Spellcheck and bank heists

Why you should pay attention in the language classes:

Attempting to transfer $20 million to a Sri Lankan non-governmental organization called the Shalika Foundation, the hackers instead attempted a transfer to the Shalika “Fandation.” Staff at Deutsche Bank spotted this error and got in contact with the Bangladeshis to ask for clarification. The ruse was discovered and the remaining transfers were canceled.

Source: A typo costs bank hackers nearly $1B | Ars Technica

Security in the times of 3D printing

Another lesson in why you should never show pictures of sensitive keys on the Internet:

The TSA is learning a basic lesson of physical security in the age of 3-D printing: If you have sensitive keys—say, a set of master keys that can open locks you’ve asked millions of Americans to use—don’t post pictures of them on the Internet.

A group of lock-picking and security enthusiasts drove that lesson home Wednesday by publishing a set of CAD files to Github that anyone can use to 3-D print a precisely measured set of the TSA’s master keys for its “approved” locks—the ones the agency can open with its own keys during airport inspections. Within hours, at least one 3-D printer owner had already downloaded the files, printed one of the master keys, and published a video proving that it opened his TSA-approved luggage lock.

Source: Lockpickers 3-D Print TSA Master Luggage Keys From Leaked Photos | WIRED

Quora: Why do ATMs return cards so slowly?

So, it’s not to annoy you, but to annoy the fraudsters

Answer by Rahul Keerthi:

It’s intentional: not slow, but jittery. The jitter is to reduce the probability of simple ATM skimming.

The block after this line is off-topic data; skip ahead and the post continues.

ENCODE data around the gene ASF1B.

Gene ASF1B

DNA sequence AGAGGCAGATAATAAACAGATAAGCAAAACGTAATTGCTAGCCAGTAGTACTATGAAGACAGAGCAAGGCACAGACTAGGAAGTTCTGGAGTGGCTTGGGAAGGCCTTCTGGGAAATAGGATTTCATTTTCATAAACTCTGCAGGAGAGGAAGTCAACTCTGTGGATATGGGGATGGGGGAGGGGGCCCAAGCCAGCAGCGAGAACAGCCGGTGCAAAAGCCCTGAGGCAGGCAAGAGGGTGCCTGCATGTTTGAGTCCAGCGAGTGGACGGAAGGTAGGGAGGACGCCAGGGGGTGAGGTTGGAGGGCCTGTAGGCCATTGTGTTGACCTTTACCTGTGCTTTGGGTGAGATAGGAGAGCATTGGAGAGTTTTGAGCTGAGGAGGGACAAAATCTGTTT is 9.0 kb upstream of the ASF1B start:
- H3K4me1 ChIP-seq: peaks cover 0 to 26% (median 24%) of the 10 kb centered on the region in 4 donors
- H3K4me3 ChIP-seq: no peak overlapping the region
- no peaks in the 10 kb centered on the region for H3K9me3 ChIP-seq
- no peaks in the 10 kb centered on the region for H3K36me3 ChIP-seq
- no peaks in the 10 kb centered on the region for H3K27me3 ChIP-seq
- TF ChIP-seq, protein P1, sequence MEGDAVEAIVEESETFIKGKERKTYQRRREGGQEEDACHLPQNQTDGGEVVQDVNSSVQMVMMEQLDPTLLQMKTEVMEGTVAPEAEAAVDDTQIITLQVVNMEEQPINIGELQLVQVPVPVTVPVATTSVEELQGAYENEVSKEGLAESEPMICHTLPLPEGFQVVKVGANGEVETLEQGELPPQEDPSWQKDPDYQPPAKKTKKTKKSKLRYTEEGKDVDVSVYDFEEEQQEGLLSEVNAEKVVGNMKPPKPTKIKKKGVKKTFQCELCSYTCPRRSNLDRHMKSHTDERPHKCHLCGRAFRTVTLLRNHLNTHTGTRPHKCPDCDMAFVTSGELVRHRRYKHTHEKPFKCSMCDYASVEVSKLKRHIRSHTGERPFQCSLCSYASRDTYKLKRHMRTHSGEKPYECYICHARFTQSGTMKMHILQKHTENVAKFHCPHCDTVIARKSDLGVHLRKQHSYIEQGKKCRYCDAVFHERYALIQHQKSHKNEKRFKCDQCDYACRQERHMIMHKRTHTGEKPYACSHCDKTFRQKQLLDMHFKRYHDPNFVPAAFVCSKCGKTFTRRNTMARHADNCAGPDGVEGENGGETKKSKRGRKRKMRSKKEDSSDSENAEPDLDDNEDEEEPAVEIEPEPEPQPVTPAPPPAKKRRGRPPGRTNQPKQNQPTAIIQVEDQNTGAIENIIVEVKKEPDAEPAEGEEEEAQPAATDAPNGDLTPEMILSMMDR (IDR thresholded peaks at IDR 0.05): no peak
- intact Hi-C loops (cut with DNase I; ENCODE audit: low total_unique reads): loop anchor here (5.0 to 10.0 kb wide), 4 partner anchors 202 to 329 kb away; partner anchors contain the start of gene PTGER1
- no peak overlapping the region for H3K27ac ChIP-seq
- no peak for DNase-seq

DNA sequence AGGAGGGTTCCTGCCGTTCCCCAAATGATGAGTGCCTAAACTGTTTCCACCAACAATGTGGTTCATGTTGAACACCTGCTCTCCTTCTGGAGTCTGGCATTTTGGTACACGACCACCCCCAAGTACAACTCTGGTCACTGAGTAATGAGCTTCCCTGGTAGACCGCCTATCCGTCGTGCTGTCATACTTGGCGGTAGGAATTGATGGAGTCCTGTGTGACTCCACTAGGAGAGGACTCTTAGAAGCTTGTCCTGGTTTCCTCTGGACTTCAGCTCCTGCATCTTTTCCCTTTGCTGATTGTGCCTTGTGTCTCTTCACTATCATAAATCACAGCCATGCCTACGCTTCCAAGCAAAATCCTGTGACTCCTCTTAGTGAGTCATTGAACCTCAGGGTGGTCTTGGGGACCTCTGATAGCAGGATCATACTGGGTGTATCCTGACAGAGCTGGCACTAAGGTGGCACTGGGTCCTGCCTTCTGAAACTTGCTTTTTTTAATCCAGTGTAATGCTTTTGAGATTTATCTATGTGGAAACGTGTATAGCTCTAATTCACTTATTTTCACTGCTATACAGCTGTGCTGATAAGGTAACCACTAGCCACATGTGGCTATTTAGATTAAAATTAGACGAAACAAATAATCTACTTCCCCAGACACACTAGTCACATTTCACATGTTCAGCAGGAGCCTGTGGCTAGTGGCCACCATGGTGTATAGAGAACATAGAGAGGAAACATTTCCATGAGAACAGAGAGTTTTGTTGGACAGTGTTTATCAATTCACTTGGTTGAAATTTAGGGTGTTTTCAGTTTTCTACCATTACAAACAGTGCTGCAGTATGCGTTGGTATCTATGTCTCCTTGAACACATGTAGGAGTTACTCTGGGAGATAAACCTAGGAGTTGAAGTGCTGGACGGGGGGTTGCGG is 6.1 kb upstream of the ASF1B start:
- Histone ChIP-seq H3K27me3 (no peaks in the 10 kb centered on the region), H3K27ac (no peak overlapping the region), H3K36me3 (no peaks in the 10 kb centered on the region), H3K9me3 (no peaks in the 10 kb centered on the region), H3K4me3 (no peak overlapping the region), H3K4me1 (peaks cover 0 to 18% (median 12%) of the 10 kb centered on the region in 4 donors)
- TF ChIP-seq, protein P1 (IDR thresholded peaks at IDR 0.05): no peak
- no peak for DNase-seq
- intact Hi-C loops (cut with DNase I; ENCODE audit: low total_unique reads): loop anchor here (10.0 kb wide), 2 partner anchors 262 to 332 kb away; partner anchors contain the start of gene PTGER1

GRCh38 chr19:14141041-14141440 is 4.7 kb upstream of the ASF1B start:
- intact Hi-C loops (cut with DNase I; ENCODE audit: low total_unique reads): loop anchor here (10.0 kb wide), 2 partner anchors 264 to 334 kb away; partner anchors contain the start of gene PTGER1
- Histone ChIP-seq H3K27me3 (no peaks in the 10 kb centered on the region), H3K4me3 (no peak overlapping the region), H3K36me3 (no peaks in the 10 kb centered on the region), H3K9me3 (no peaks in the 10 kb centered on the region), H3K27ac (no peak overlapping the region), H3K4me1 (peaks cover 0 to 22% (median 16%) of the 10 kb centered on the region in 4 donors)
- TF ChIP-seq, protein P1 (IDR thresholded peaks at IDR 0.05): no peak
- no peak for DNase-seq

Firstly, it’s useful to understand how simple ATM skimming works.

  1. Skimmers are after two things: the data on your card’s magnetic stripe (magstripe – it’s like cassette tape fastened to the back of your card) and your personal identification number (PIN)
  2. They use gadgets that can be attached to or placed over the ATM card reader slot that will read and copy the magstripe data as the card is ejected from the machine
  3. They may also use hidden cameras or other ploys (shoulder surfing, for example) to see your PIN as you enter it
  4. They can then replicate your card and using your PIN, withdraw money from your account

[Image credit: Baltimore Sun]

Mind you, this is simple ATM skimming. More advanced techniques exist, some that aren’t yet figured out even.


What jitter does is foil the process of reading the magstripe data. ATM skimming devices typically prefer ejection to insertion as the card is machine-rolled out (as opposed to hand-fed in) and so, smoothly, evenly passed through the slot.

Jitter provides a simple physical solution to this potential problem: it introduces jitter into the ejection of the card from the reader.

This stop-start motion distorts any data read from the magnetic stripe on the card, making the copied information unusable.

Unfortunately this technology isn’t fool-proof, but it is a first deterrent that almost every major ATM vendor (i.e. NCR Corp., Diebold, Fujitsu and Wincor Nixdorf AG) employs – hence the ubiquitous “slow” returning of ATM cards that we all experience.

Tech Companies Pressed by N.Y. Over Handheld Device Thefts

This attitude could so easily be extended to the common man, taxes and administrative corruption – What steps are you taking to save your money from government corruption?

New York Attorney General Eric Schneiderman wrote to Apple, Google, Microsoft Corp. (MSFT) and Samsung Electronics Co. seeking information about what the companies are doing to combat thefts of their devices in the state, according to copies of the May 10 letters.

via Apple, Google Pressed by N.Y. Over Handheld Device Thefts – Bloomberg.